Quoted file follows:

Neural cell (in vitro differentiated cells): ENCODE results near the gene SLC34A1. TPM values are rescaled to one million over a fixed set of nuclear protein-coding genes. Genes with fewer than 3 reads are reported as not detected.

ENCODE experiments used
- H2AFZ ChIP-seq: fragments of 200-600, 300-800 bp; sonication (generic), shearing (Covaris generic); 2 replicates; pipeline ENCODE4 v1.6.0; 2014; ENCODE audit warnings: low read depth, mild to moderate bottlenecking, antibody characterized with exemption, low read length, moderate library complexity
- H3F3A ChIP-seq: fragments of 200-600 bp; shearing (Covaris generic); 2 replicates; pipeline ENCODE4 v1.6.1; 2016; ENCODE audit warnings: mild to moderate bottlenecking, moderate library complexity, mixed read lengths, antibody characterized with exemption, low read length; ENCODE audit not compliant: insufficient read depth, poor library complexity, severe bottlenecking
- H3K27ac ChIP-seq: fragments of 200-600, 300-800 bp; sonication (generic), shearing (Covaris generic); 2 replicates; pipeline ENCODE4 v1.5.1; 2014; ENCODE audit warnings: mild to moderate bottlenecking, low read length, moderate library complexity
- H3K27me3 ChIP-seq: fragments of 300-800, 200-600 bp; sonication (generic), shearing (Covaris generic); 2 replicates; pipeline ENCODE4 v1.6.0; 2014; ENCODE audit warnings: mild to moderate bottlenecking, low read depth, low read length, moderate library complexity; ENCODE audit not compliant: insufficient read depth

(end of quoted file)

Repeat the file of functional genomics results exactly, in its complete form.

Neural cell (in vitro differentiated cells): ENCODE results near the gene SLC34A1. TPM values are rescaled to one million over a fixed set of nuclear protein-coding genes. Genes with fewer than 3 reads are reported as not detected.

ENCODE experiments used
- H2AFZ ChIP-seq: fragments of 200-600, 300-800 bp; sonication (generic), shearing (Covaris generic); 2 replicates; pipeline ENCODE4 v1.6.0; 2014; ENCODE audit warnings: low read depth, mild to moderate bottlenecking, antibody characterized with exemption, low read length, moderate library complexity
- H3F3A ChIP-seq: fragments of 200-600 bp; shearing (Covaris generic); 2 replicates; pipeline ENCODE4 v1.6.1; 2016; ENCODE audit warnings: mild to moderate bottlenecking, moderate library complexity, mixed read lengths, antibody characterized with exemption, low read length; ENCODE audit not compliant: insufficient read depth, poor library complexity, severe bottlenecking
- H3K27ac ChIP-seq: fragments of 200-600, 300-800 bp; sonication (generic), shearing (Covaris generic); 2 replicates; pipeline ENCODE4 v1.5.1; 2014; ENCODE audit warnings: mild to moderate bottlenecking, low read length, moderate library complexity
- H3K27me3 ChIP-seq: fragments of 300-800, 200-600 bp; sonication (generic), shearing (Covaris generic); 2 replicates; pipeline ENCODE4 v1.6.0; 2014; ENCODE audit warnings: mild to moderate bottlenecking, low read depth, low read length, moderate library complexity; ENCODE audit not compliant: insufficient read depth